Parallelism permeates all levels of current computing systems, from single CPU machines, to large server farms, supercomputers, clouds, and even Internet-based volunteer computing infrastructures. The effective use of parallelism depends crucially on the availability of faithful, yet tractable, computational models for algorithm design and analysis, and of efficient algorithmic strategies for solving key computational problems on prominent classes of platforms. Equally important are good models for the interconnection and the interaction of different system components. With the development of new genres of computing platforms, such as multicore parallel machines, desktop grids, clouds, and hybrid GPU/CPU-based systems, new computational models and paradigms are needed that will allow parallel programming to advance into mainstream computing.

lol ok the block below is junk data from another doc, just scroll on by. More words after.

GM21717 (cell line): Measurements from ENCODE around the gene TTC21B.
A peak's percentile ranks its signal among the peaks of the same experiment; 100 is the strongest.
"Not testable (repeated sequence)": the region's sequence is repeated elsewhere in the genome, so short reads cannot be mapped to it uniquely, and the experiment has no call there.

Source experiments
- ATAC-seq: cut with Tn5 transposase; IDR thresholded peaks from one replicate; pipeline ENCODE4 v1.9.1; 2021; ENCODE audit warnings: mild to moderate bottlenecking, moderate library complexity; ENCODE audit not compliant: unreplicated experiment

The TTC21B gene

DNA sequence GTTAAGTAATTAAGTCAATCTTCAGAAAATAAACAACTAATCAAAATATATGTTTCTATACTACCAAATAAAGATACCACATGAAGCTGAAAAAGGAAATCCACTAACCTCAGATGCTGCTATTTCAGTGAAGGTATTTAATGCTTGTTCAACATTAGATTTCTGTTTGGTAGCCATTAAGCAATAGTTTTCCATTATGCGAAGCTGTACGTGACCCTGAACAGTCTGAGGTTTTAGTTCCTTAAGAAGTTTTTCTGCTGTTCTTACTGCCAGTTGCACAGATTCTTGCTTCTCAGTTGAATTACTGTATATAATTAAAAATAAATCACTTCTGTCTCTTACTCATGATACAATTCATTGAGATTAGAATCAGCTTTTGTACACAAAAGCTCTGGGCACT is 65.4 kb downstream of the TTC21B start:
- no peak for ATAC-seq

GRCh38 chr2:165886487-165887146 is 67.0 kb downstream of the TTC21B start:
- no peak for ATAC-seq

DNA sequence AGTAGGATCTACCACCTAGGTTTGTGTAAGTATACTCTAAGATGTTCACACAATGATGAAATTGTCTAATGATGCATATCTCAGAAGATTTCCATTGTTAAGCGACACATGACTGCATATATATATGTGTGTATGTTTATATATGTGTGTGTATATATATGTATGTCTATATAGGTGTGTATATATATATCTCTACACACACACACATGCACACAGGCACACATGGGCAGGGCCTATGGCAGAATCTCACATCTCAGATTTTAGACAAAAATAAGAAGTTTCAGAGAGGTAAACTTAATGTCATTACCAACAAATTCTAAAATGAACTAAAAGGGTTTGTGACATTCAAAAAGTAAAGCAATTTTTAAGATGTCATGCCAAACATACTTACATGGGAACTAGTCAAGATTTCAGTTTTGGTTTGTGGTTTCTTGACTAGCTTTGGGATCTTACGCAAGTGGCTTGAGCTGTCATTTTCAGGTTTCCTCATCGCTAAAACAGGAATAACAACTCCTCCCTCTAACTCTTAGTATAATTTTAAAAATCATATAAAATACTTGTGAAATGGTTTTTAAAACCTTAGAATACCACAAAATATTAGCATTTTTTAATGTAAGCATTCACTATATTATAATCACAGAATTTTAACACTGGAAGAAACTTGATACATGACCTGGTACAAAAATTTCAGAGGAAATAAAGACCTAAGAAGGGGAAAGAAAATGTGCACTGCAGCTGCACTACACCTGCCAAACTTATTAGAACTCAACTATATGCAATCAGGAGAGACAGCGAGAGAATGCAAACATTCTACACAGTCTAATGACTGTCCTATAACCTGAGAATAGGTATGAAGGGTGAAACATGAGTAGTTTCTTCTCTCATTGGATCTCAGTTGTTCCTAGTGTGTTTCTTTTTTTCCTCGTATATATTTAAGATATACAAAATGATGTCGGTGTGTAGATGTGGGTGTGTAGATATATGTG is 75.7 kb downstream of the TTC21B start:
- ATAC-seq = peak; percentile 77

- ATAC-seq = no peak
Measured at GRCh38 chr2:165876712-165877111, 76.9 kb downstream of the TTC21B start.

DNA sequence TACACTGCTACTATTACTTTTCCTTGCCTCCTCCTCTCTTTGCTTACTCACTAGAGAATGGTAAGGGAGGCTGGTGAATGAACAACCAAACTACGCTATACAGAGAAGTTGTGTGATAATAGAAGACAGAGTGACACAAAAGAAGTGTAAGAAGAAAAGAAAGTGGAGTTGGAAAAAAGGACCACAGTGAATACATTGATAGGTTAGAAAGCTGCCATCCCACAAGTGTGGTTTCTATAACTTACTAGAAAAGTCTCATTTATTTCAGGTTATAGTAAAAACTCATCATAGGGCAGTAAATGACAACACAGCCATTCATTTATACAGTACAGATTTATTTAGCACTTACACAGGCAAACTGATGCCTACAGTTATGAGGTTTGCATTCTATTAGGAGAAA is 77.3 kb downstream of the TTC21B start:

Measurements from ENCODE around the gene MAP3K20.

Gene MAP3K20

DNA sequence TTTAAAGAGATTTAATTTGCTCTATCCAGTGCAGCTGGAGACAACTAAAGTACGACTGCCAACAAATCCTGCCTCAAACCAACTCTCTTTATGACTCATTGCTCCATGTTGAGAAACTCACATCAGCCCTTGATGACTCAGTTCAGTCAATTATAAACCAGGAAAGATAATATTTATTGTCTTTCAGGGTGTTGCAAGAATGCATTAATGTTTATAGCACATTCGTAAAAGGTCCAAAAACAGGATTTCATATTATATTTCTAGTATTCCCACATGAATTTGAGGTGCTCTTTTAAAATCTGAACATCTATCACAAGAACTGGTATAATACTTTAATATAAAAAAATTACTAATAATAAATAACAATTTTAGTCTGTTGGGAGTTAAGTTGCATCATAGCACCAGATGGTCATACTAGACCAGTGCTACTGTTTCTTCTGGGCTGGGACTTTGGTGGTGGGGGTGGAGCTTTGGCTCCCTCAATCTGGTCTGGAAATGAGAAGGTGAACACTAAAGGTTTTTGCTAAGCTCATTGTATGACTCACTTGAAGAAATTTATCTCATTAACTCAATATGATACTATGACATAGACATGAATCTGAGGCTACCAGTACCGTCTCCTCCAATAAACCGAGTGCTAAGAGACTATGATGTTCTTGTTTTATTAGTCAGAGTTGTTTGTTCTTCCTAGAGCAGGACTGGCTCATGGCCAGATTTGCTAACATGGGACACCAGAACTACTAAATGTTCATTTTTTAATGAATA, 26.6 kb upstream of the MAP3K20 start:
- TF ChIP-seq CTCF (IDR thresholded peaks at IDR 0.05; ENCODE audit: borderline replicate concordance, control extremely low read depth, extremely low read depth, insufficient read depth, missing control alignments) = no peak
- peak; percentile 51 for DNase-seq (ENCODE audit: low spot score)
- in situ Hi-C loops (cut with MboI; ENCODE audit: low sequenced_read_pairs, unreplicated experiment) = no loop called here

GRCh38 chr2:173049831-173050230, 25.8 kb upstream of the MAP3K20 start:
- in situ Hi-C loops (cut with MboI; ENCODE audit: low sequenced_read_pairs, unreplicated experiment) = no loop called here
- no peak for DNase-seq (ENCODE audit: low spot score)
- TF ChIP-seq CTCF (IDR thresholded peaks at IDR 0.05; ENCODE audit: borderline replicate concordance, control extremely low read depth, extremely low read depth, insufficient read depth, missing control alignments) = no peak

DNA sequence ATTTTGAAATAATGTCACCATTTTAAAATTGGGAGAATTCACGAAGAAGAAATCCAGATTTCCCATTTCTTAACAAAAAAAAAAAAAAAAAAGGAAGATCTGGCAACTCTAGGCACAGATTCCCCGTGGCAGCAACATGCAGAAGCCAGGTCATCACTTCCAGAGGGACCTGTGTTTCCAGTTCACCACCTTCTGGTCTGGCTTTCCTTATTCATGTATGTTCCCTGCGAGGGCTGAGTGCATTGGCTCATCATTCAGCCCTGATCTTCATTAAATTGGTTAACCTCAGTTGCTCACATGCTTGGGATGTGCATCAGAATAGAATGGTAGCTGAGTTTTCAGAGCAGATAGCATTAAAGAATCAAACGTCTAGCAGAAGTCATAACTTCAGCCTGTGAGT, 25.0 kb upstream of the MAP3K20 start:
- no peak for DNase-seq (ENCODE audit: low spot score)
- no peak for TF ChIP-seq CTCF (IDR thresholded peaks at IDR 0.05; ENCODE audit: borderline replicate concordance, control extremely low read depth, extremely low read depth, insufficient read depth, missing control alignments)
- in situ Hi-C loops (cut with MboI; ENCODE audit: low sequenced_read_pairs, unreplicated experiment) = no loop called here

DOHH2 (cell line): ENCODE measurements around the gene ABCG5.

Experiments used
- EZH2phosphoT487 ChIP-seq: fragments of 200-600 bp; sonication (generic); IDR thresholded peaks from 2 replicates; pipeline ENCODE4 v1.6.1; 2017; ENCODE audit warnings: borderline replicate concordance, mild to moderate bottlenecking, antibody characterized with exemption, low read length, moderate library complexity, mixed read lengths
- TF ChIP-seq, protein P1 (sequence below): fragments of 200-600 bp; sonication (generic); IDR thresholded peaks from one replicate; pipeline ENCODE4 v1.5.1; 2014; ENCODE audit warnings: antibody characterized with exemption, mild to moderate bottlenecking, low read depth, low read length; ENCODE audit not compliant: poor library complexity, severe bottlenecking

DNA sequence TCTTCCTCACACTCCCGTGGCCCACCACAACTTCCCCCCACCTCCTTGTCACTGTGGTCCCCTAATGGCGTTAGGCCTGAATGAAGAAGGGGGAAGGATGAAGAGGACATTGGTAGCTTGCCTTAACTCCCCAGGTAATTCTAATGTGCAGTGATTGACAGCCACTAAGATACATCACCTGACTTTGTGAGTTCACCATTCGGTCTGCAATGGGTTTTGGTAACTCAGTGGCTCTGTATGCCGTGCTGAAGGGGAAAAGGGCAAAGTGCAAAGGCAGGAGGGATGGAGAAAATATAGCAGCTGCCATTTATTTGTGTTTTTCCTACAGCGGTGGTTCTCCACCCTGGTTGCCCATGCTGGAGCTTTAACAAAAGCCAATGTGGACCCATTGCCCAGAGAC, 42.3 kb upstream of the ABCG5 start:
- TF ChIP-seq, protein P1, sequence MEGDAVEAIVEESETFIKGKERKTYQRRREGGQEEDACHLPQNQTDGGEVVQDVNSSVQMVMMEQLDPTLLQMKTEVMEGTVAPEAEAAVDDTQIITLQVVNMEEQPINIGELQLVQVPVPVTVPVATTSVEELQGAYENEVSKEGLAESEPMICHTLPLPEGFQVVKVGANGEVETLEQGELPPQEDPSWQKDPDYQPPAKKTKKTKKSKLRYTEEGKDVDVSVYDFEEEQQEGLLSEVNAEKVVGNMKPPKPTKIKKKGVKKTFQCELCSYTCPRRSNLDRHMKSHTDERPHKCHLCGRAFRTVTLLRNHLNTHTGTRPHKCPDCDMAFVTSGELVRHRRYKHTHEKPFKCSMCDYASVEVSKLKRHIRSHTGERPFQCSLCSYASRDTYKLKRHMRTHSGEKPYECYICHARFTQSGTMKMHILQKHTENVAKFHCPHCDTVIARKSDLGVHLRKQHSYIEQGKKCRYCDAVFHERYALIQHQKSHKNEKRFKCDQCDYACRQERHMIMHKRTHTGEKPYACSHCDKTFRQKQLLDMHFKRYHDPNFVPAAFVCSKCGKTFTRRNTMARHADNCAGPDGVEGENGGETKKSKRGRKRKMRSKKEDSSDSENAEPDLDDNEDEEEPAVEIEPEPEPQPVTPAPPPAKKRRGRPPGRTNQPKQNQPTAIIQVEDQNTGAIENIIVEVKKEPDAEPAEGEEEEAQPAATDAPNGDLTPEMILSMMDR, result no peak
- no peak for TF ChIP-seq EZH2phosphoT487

High-quality, original papers are solicited which contribute new results on foundational issues regarding parallelism in computing, and/or propose novel algorithms for the solution of specific computational problems. Topics of interest include, but are not limited to, the following:
Andrea Pietracaprina, University of Padova, Italy
Pedro Ribeiro, University of Porto, Portugal
Kieran Herley, University College Cork, Ireland
Sergei Vassilvitskii, Google, USA